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Connexus : Issue 42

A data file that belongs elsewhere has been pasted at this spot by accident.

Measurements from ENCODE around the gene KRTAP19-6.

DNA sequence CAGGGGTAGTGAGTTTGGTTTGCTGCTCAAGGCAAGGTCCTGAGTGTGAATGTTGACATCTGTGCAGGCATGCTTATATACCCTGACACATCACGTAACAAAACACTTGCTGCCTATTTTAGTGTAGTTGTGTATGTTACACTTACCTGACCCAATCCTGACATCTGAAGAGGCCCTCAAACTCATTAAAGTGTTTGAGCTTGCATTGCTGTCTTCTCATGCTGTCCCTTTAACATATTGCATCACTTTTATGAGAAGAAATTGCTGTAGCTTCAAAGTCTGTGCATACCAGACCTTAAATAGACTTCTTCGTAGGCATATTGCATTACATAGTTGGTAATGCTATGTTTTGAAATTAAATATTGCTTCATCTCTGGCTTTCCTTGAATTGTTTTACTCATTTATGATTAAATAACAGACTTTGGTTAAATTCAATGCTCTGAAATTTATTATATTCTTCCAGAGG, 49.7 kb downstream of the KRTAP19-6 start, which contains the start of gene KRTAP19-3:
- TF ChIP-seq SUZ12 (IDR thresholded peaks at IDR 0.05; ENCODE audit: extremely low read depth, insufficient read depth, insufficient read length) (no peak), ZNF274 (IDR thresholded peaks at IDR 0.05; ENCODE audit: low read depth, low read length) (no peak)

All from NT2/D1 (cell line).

On the back of the fndings, Abacus has launched its Balance Banking campaign as a means of addressing the imbalance, encouraging national debate and calling for a banking system review. "Over the past two years we've seen the major banks increasing their control of the market and their market share to a level we think is concerning, not just for other participants in the market, but for consumers and the community generally,” says Abacus chief executive offcer Louise Petschler. Banking competition hit politicians' radars back in 2010 when Treasurer Wayne Swan touted mutuals as a potential ffth pillar to take on the big four. While measures to allow easier account switching and more transparency around banking costs have been implemented, the major banks have taken advantage of acquisitions and a marketing blitz since the GFC to increase their share of retail banking business to about 80 per cent today. "We have policy issues where we believe government can do more to promote and strengthen the ability of mutuals to compete with the major banks,” says Petschler. "We're not seeing other players coming into what’s a very lucrative market for the big four. And we're not seeing consideration of some of the systemic issues behind how the big four are able to exercise their market power within our economy.” The Balance Banking campaign is seeking an examination of those systemic factors through an independent inquiry. "For us, the whole logic of Balance Banking is about making sure consumer interests are promoted and balance is introduced in terms of the way the market is structured,” says Petschler. “Hopefully, with the campaign, we can attract a variety of voices and bring this conversation to the national agenda in what is going to be a busy election year.” Highlighting strengths Balance Banking represents a major commitment from the customer owned banking sector to a campaign that includes an interactive website (ww w.balancebanking.com.au) with key market facts and information, opinion polls and opportunities to engage in social media platforms (see panel on page 33). Abacus members have embraced the initiative, believing it gives them a chance to highlight strengths such as market-leading customer satisfaction. Despite having 4.5 million customers and $85 billion in assets, the sector remains locked ...the whole logic of Balance Banking is about making sure consumer interests are promoted... Louise Petschler, CEO, Abacus Barriers to switching remain Consumer group Choice believes breaking down the market dominance of the major banks has become a battle of the minds. More speci cally, consumers' minds. Although progress has been made in recent years to remove barriers to switching, Choice chief executive ofcer Alan Kirkland says it is clear that many banking consumers still wrestle with the idea of switching institutions. “We’re really happy with the changes that have been made around account switching," he says. "We'd like to see the next phase implemented because that will remove even more of the barriers to switching. "But we also recognise that, despite what we might do at a systems level, there are many psychological barriers to people moving their bank accounts.” Choice launched its own campaign, Better Banking, in late 2010 with a view to galvanising public desire for better, more exible and responsive banking in Australia. Kirkland is pleased with the range of outcomes from the campaign, but admits there is still consumer "stickiness" to the major banks in the afermath of the global fnancial crisis. "To some extent, people still think switching is harder than it actually is." Kirkland supports Abacus's Balance Banking campaign and its call for an independent review of the banking sector. "We think it's better that reform in the nancial services system is done in this broad way, where every now and then you take a look at the entire system and map out a program of reform. We think that's better for consumers and better for industry than piecemeal reform." While he doesn't see the major banks' multi- branding strategies as being the most important issue at the moment, he adds that it's critical that consumers fully understand banking products and the fees, charges and interest rates they incur. "As long as consumers can really make informed choices about the nature of the products and the bundles of products they're considering, then we're probably less concerned about the ownership structures that sit behind those products." Disclosure statements are ofen too complicated, he says. “They’re generally very complex documents and they probably don't assist consumers to make informed decisions about their range of needs." CoverStory 28 Connexus